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PM News Brief: Executive Orders, Mitt Romney Fall & Girls Football Team

A photo of a football in grass.
Ben Hershey
/
Unsplash
A Utah girl has lost her court bid to have school districts create football teams for girls. This story and more in Tuesday evening's news brief.

Tuesday evening, March 2, 2021

State

Utah Lawmakers Want Chance To Review Presidential Executive Orders

If the president issues an executive order, Utah’s state agencies have to carry it out. But lawmakers want to prohibit them from doing so. That’s if a legislative committee and the attorney general determine the order is unconstitutional. Utah’s House passed a bill along party lines Tuesday to make that possible. Rep. Phil Lyman, R-Blanding, is the sponsor. “It’s not a criticism of a federal action or of an executive order, by any means,” Lyman said. “It provides the proper check and balance that should happen at a state level.” The measure specifically targets executive orders related to pandemics, firearms and natural resources. Utah’s Republican leaders are worried President Joe Biden will use an executive order to restore two national monuments in Utah to their original size. — Emily Means

COVID-19 Vaccine Distribution Continues To Roll In Utah

Utah health officials announced nearly 500 new COVID-19 cases Tuesday. Vaccine distribution continues across the state as officials have given out more than 741,000 doses. That includes first and second shots. Intermountain Healthcare also said Tuesday they are now giving out the vaccine to all eligible Utahns. That includes people 65 and older and 16 and older with underlying health conditions. Utah’s Department of Health reported nine more people have died from the disease — two died before early February. — Ross Terrell

Federal Judge Rules Against Utah Girl Who Wants A Girls’ Football Team

A Utah girl has lost her court bid to have school districts create football teams for girls. A federal judge ruled against Sam Gordon on Monday. Gordon’s football skills won her fame online. Judge Howard Nielson said school districts aren't legally required to create a separate team because girls who want to play football can still play on a school’s team, even if it was traditionally filled with boys. Nielsen said schools and coaches could do more to encourage girls to play. He also said in the future there might not be enough interest or players to sustain an all-girl program. — Associated Press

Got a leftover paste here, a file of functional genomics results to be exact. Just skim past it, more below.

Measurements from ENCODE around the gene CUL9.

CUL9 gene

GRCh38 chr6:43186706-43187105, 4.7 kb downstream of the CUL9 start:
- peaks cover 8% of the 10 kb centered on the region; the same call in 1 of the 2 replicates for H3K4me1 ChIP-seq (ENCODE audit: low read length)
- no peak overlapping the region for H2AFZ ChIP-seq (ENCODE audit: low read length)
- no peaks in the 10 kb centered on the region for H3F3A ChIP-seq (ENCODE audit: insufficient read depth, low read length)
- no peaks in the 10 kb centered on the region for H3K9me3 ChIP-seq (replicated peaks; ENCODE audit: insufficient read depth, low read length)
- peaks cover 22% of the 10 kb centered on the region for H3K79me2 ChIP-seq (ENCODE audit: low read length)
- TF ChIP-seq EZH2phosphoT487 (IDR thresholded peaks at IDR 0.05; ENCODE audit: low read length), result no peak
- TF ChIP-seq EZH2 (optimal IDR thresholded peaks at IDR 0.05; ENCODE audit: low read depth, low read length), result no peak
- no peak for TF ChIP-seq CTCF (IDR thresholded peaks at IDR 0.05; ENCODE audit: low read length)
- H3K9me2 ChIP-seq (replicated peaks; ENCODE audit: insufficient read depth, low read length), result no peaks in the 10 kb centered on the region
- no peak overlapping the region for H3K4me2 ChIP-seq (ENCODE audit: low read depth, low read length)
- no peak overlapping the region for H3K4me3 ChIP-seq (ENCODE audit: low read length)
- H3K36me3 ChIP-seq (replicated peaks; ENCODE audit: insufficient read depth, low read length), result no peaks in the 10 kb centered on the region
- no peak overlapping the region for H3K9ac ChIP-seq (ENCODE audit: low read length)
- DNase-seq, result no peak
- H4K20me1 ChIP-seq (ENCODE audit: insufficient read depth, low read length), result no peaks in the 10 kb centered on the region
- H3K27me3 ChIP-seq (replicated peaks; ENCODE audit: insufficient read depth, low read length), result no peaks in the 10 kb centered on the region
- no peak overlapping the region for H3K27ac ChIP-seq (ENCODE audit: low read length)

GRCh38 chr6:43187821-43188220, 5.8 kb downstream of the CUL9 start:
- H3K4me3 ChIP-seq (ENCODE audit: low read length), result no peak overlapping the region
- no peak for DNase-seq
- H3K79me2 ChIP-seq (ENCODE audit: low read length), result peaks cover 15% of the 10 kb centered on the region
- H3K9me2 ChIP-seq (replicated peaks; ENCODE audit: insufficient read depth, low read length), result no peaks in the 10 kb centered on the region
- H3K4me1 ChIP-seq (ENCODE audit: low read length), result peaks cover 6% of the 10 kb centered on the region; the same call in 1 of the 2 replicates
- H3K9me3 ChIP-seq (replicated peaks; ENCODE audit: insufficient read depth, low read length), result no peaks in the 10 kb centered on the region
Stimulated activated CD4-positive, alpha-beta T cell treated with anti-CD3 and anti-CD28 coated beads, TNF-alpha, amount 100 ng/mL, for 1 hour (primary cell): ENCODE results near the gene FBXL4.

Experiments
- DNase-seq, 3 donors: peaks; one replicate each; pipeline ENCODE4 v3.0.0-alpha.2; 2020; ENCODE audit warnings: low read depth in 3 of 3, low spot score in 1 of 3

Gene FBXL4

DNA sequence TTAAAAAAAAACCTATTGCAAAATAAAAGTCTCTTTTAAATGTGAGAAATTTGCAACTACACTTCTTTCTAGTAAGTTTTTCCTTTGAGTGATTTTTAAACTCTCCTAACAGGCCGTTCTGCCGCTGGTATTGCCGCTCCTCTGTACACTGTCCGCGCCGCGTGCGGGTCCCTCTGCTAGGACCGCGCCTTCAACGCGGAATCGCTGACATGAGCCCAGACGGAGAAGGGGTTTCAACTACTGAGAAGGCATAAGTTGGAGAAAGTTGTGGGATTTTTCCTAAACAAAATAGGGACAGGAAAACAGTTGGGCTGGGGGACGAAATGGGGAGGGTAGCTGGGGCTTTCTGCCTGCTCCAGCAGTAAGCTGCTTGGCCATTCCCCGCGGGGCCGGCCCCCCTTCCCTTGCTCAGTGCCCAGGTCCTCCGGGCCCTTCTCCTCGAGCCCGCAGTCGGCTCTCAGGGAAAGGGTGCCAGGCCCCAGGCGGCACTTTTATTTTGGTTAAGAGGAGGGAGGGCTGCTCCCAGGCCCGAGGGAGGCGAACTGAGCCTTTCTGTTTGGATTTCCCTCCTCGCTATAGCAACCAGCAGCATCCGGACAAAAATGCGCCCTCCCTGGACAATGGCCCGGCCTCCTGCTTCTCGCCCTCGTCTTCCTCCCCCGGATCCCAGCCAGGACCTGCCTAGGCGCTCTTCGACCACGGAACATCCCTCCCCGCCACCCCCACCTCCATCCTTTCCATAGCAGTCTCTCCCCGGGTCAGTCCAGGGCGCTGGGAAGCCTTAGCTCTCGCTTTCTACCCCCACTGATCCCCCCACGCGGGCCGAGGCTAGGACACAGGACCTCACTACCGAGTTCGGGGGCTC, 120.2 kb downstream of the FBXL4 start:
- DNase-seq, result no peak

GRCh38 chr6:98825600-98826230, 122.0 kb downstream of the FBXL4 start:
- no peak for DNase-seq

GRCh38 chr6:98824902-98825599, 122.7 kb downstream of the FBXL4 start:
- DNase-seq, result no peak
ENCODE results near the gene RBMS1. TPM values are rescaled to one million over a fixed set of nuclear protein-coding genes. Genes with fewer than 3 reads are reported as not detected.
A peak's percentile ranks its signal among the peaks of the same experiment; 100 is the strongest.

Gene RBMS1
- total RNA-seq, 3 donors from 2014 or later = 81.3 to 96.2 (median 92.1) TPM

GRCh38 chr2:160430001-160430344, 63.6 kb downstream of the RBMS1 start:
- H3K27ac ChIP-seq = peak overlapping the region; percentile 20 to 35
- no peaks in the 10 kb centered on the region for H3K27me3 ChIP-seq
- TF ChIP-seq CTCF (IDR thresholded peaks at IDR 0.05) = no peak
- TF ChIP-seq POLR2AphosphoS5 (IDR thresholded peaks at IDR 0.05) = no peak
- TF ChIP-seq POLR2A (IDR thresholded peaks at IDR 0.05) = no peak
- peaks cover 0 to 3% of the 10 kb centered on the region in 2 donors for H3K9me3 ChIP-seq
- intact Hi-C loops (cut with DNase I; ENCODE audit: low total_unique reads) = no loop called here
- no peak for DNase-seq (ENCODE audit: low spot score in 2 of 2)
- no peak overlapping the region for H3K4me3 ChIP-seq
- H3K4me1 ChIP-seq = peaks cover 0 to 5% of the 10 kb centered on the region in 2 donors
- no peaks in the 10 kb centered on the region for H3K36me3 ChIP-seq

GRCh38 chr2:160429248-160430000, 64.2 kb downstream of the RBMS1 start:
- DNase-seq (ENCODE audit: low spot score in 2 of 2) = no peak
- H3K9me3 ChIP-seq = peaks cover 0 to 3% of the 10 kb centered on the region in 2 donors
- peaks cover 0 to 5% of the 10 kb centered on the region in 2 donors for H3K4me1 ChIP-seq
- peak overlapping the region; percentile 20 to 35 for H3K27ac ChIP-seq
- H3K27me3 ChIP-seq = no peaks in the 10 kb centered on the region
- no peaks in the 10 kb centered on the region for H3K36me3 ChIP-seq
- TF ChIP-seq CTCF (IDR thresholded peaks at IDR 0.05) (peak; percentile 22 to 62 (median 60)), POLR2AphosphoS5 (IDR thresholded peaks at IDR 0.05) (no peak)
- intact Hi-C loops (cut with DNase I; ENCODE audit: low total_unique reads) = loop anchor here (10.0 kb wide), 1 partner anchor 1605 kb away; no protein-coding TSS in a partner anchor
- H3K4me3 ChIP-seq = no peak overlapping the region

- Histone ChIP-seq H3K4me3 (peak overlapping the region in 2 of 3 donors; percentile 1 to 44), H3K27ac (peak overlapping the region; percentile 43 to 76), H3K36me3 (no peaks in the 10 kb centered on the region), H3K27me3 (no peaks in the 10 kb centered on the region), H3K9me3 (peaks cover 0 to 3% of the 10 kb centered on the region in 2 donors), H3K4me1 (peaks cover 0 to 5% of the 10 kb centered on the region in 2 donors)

Sen. Mitt Romney “Doing Better” After Fall Knocks Him Unconscious

Sen. Mitt Romney, R-UT, told reporters Monday he was knocked unconscious in a fall over the weekend but he said now he is "doing better." Romney said the accident happened when he was spending time with his grandchildren in Boston. He said he was taken to a hospital and got stitches on his right eyebrow and lip. He joked that he was injured at the Conservative Political Action Conference in Orlando, Florida. The senator did not attend the event. It was largely a celebration of former President Donald Trump. — Associated Press

Southern Utah

Bill To Create Bears Ears Visitors Center Moving Through Utah Legislature

A bipartisan bill to help build a visitor’s center at Bears Ears National Monument is moving through the Utah Legislature. It passed a Senate committee unanimously Tuesday morning. The bill would create a committee to design the center. It would include a representative from each of the five tribes with ancestral ties to Bears Ears. Rep. Doug Owens, D-Salt Lake, is sponsoring the legislation, and he said the tribes will have total say as to where to put the center, what goes inside of it, and who runs it. That’s helping get pro-monument groups like Utah Diné Bikeyah on board. Owens has also reached out to the group that represents the five tribes called the Intertribal Coalition. The group’s director said they are interested in the bill, but have decided not to formally support it. Read the full story. Kate Groetzinger, Bluff

Region/Nation

College Students Eligible For SNAP Benefits

During the pandemic more Americans are eligible for the federal Supplemental Nutrition Assistance Program, best known as SNAP or food stamps and that includes college students. At the University of New Mexico, a 2020 study found that more than 30% of students are food insecure. Many of those students are newly eligible for SNAP benefits under a temporary rule change through the end of the year. Advocates in the region said that’s a good first step, but that stigma could prevent some students from taking advantage. — Savannah Maher, Mountain West News Bureau